Five cybersecurity practices COVID-19 will change forever


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The ongoing COVID-19 pandemic and its ensuing challenges are causing some changes that will likely last. As companies adjust to new circumstances, the extremes reveal how old methods may be insufficient for the future. One of the most prominent of these areas is what businesses consider cybersecurity best practices.

Cybersecurity has gone through something of a crisis throughout COVID-19. Amid the chaos and confusion of the pandemic, cybercrime has skyrocketed, revealing some shortcomings of old practices. In response, cybersecurity processes may shift forever and for the better.

Here are five areas of COVID-19 cybersecurity to consider.

Access management

The mass migration to remote work has caused some issues in cybersecurity. With many companies now having 90 to 100% of their staff work from home, it’s been harder to secure access to company files and servers. Businesses are having to change how they manage data access and that trend will likely stay.

Many companies, now finding that remote work is possible, will likely continue to enable remote work. With more employees having to access work systems on non-work devices, controls will have to evolve. The specifics will look different for every company, but things like multi-factor authentication and more levels of access will grow.

Detection-based protection

Before the pandemic, many businesses followed a detection-based model for cybersecurity. These systems, even if they were effective in the past, haven’t always been able to keep up with the recent surge of cybercrime. As a result, the industry may start to move away from a detection-based model in favor of zero-trust approaches.

The COVID wave of cybercrime will most likely not be the world’s last and detection-based security can’t account for new threats. When cybercrime techniques evolve quickly, businesses have to treat any data movement as if it could be a threat. Given how much some companies have lost to the cybercrime wave, the industry will likely trend towards over-protection.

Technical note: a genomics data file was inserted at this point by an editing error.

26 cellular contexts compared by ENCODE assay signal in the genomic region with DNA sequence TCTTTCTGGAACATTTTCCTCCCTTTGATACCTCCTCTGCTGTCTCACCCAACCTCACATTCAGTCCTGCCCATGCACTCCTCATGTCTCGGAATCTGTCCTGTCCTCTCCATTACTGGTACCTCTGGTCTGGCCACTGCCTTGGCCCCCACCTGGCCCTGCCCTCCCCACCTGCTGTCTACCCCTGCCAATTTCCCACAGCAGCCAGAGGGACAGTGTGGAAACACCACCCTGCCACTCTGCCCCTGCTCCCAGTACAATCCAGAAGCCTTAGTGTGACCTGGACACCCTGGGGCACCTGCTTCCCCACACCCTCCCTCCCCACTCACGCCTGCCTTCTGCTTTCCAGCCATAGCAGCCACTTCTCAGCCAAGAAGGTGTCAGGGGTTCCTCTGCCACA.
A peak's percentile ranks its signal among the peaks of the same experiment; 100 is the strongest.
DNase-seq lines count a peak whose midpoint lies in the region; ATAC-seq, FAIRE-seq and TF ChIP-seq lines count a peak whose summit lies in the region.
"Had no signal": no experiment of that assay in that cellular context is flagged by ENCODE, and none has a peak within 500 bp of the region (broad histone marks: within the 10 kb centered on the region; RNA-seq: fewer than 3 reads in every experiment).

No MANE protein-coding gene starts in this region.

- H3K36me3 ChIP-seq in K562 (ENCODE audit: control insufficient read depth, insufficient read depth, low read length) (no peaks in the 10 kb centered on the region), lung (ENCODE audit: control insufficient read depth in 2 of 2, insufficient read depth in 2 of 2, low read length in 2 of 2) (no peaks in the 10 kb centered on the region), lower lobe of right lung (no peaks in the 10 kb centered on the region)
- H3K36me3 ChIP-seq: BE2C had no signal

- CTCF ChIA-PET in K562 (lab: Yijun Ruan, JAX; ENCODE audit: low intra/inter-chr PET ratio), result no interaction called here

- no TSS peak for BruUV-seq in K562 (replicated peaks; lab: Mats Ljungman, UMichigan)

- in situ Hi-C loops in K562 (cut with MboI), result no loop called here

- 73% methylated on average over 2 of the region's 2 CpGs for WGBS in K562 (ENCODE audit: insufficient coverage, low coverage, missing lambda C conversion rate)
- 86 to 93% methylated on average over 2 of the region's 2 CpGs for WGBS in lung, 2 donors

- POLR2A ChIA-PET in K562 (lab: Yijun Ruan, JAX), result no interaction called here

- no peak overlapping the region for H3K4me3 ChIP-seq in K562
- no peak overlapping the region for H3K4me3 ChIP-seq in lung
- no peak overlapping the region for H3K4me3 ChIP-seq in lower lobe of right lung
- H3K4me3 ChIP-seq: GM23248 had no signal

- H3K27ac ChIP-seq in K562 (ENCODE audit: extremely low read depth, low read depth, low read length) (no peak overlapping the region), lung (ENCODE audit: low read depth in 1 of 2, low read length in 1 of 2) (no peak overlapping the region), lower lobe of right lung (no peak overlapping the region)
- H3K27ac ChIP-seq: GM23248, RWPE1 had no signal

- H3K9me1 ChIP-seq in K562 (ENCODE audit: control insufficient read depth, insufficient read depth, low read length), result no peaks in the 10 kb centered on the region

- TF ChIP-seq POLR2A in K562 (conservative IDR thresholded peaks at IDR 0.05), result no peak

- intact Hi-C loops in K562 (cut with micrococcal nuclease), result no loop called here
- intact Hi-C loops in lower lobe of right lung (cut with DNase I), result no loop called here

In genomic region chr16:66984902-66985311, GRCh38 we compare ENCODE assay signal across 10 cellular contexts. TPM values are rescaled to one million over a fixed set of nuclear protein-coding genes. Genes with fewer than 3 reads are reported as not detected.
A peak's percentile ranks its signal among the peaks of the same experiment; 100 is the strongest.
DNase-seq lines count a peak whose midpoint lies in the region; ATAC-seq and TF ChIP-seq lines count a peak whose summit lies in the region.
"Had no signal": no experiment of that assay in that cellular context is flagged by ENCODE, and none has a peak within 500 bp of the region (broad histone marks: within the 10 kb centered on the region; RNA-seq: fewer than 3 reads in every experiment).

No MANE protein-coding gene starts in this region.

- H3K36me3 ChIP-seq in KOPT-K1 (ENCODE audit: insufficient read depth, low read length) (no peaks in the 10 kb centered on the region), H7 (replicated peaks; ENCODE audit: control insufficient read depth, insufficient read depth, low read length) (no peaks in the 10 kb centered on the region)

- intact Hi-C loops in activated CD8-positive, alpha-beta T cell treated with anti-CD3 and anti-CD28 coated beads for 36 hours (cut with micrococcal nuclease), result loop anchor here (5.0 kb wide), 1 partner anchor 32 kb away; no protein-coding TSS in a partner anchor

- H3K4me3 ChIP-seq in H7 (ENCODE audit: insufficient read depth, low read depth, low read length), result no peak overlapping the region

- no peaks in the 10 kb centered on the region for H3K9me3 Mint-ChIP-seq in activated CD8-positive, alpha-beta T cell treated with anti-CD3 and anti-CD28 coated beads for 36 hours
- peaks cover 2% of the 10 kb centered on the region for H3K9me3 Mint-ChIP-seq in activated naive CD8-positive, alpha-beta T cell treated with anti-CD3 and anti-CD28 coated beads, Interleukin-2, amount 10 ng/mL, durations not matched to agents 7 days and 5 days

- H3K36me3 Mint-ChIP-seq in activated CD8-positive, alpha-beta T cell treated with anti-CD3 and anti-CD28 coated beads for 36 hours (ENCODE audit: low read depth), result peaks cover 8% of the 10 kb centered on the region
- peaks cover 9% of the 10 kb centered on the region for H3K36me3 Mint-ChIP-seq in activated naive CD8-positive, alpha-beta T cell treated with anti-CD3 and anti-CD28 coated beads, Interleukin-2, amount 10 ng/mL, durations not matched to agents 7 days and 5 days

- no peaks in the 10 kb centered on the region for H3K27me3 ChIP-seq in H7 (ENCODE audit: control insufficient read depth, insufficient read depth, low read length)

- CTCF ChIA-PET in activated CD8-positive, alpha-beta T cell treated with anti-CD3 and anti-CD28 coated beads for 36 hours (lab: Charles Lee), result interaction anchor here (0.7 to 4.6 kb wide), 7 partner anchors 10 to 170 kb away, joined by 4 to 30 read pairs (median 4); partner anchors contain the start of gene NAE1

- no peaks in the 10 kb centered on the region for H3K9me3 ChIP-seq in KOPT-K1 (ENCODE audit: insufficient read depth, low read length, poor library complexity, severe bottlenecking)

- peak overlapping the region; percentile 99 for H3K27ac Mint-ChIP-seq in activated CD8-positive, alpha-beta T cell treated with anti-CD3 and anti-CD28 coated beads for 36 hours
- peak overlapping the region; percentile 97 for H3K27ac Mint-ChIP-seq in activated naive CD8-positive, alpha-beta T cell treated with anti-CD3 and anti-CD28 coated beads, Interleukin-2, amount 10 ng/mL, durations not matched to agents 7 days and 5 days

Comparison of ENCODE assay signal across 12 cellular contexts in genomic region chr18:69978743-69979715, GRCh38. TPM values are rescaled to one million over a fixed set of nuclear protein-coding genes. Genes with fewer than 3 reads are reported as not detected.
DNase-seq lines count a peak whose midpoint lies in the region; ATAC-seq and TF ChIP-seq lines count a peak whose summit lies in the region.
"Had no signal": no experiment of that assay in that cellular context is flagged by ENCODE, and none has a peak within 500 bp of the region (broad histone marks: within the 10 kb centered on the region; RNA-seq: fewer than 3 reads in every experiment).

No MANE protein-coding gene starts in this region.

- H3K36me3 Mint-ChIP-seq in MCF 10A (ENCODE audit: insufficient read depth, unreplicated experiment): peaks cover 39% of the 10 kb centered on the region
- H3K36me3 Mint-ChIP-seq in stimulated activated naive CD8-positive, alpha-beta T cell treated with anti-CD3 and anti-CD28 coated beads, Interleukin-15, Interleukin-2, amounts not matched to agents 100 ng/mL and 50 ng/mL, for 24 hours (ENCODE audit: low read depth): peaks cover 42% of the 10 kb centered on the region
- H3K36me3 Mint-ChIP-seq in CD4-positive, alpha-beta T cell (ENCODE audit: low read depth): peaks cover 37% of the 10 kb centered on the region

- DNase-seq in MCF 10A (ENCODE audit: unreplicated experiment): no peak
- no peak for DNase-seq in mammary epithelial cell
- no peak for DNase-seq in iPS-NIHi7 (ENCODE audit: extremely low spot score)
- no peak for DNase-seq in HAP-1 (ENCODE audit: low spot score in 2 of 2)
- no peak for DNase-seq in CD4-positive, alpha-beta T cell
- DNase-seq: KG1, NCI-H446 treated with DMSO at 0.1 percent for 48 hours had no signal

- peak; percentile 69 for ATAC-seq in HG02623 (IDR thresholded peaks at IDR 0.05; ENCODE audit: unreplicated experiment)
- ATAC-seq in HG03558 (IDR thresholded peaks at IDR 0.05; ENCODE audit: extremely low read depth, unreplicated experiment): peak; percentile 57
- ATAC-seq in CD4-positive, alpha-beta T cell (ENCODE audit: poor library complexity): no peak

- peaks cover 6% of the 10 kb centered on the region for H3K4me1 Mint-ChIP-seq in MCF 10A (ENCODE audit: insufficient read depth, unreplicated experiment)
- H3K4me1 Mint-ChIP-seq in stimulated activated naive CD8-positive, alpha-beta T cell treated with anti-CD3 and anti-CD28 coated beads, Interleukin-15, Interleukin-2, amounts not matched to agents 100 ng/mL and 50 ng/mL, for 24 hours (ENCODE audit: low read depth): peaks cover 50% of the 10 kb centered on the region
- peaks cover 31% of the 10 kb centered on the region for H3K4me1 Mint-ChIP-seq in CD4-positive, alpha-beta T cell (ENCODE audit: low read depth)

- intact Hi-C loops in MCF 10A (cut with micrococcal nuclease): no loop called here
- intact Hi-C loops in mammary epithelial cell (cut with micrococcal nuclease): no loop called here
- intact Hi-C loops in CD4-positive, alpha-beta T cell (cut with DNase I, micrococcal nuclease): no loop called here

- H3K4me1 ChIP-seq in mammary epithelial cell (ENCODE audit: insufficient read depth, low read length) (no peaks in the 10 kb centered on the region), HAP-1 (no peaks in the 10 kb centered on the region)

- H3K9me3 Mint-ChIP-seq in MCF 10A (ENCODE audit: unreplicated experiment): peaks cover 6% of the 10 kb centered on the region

Cloud security

Post-COVID cybersecurity will most likely see a movement towards cloud-based security solutions. Utilising the cloud is perhaps a company’s best bet at allowing employees to work from home efficiently. As they shift towards working on the cloud, they’ll need to adopt cloud-native security.

Businesses can deploy cloud-based solutions far faster. If there’s anything the pandemic has emphasised, it’s that companies need a scalable, versatile approach to security, because unexpected things happen. Cloud-based security provides scalability and versatility.

Employee security training

One influential factor behind the COVID cybercrime wave was anxious employees letting their guard down. Businesses need to adopt new and improved models for training workers in cybersecurity best practices. When working from home, virtual meetings are essential so companies can use these to reemphasise security protocols.

When in isolation, it can be difficult for employees to stay focused, so they may lose sight of these practices. Holding virtual training and frequent teleconferences about cybersecurity can keep security at the front of everyone’s mind.


The restrictions of the pandemic have given AI the chance to shine. COVID-19 has accelerated automation adoption rates and this trend will likely continue into cybersecurity. As cyber-threats keep growing, businesses may not always have enough staff, but AI can fill in the gaps.

AI-based cybersecurity was always promising, but it will take off as a result of the pandemic. Since AI is always self-improving, it offers the scalability businesses need in the post-COVID world.

Challenges will lead to new solutions

It’s hard to overstate the effect that COVID-19 will have on cybersecurity. The pandemic has pushed the world to extremes in many regards, which will cause some permanent shifts. In the face of these new challenges, new cybersecurity best practices are emerging, providing hope for the future.

Devin Partida is a technology writer and the Editor-in-Chief of the digital magazine, To read more from Devin, check out the site.

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